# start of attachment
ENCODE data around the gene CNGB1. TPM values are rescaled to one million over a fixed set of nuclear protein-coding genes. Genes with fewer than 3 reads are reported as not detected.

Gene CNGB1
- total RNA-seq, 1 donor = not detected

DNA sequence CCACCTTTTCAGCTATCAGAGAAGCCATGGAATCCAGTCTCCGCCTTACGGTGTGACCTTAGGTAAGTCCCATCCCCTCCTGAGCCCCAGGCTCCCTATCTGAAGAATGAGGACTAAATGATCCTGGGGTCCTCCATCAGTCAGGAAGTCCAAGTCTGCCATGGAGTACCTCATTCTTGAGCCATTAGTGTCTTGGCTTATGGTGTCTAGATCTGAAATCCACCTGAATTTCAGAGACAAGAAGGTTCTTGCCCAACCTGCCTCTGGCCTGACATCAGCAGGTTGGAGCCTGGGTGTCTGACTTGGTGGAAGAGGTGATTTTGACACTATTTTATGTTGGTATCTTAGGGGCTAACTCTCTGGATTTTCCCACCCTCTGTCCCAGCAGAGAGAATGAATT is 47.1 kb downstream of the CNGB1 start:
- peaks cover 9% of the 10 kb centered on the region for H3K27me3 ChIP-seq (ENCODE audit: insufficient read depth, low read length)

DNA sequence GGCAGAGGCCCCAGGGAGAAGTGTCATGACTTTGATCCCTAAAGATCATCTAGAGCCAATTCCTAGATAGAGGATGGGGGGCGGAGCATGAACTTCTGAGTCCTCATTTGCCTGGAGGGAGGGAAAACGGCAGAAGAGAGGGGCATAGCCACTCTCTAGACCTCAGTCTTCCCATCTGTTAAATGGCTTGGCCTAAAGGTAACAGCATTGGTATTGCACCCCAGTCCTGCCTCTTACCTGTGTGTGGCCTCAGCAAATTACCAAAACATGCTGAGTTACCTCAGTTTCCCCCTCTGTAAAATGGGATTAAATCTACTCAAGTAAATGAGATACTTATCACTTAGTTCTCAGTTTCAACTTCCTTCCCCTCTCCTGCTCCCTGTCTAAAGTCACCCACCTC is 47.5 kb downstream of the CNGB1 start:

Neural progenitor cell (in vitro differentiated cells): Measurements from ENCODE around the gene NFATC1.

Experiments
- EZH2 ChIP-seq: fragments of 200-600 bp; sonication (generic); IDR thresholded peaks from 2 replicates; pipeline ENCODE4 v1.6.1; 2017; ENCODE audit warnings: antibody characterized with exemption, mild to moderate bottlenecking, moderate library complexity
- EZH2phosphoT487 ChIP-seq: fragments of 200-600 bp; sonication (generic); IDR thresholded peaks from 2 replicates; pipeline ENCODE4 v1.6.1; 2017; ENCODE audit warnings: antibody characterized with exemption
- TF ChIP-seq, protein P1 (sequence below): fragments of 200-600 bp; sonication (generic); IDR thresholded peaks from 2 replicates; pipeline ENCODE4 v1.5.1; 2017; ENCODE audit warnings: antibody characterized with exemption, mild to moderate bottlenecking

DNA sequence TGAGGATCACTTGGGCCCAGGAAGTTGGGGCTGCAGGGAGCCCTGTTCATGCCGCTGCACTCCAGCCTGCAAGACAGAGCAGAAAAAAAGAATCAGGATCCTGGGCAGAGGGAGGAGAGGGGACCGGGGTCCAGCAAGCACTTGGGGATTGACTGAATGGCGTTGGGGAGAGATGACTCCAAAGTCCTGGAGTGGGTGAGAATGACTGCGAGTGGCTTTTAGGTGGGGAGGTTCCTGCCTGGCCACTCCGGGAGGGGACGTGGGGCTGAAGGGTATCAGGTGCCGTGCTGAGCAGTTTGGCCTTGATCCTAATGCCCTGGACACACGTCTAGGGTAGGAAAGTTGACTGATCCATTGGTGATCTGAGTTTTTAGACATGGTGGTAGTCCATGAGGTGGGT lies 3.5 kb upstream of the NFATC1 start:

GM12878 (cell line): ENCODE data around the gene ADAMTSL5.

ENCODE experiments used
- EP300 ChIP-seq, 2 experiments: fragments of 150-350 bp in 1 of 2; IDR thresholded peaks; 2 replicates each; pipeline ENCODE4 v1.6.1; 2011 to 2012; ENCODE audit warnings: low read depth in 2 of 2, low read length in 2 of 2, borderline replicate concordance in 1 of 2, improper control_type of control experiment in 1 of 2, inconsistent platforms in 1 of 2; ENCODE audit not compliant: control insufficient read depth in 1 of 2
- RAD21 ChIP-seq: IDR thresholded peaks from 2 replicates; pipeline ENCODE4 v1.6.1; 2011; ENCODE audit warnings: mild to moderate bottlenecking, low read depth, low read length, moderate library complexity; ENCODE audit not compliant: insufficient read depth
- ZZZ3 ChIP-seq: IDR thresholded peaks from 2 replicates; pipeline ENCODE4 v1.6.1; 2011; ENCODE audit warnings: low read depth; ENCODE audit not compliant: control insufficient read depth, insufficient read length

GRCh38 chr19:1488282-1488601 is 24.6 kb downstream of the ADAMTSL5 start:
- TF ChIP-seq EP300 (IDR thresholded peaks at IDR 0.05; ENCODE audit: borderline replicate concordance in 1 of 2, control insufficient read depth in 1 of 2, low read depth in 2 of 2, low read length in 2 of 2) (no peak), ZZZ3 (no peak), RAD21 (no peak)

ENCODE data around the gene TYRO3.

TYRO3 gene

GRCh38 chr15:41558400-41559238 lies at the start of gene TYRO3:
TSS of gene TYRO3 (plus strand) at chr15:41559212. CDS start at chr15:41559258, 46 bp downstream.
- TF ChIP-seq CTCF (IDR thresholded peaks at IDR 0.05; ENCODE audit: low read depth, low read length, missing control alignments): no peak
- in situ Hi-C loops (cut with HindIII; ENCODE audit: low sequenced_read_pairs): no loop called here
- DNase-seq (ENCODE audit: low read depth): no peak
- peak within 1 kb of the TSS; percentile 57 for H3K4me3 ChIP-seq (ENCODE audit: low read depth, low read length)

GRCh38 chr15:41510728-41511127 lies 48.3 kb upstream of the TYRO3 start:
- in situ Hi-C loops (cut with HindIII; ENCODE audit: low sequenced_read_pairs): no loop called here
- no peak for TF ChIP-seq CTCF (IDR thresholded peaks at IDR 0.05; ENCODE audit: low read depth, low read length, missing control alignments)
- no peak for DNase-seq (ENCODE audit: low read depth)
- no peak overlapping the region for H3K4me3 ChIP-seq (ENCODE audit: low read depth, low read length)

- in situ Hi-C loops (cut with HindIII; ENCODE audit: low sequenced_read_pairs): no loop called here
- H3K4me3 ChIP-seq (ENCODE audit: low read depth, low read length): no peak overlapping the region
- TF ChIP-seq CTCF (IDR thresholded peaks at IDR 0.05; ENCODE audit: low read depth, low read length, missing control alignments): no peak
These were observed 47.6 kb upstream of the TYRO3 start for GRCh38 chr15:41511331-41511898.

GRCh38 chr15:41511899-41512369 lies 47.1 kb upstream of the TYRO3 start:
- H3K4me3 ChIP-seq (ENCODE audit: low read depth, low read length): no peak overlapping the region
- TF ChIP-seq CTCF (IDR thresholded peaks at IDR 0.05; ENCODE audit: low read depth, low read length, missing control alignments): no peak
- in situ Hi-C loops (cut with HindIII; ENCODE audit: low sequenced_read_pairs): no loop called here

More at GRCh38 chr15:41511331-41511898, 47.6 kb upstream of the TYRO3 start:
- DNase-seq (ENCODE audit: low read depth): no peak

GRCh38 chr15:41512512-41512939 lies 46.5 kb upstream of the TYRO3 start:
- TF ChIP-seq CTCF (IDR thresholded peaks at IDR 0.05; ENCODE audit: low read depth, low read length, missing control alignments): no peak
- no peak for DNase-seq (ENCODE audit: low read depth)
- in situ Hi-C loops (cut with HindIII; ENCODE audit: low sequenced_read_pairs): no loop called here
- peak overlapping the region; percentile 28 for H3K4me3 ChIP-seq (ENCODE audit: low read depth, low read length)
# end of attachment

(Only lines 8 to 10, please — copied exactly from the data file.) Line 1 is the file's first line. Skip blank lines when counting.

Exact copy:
Experiments
- EZH2 ChIP-seq: fragments of 200-600 bp; sonication (generic); IDR thresholded peaks from 2 replicates; pipeline ENCODE4 v1.6.1; 2017; ENCODE audit warnings: antibody characterized with exemption, mild to moderate bottlenecking, moderate library complexity
- EZH2phosphoT487 ChIP-seq: fragments of 200-600 bp; sonication (generic); IDR thresholded peaks from 2 replicates; pipeline ENCODE4 v1.6.1; 2017; ENCODE audit warnings: antibody characterized with exemption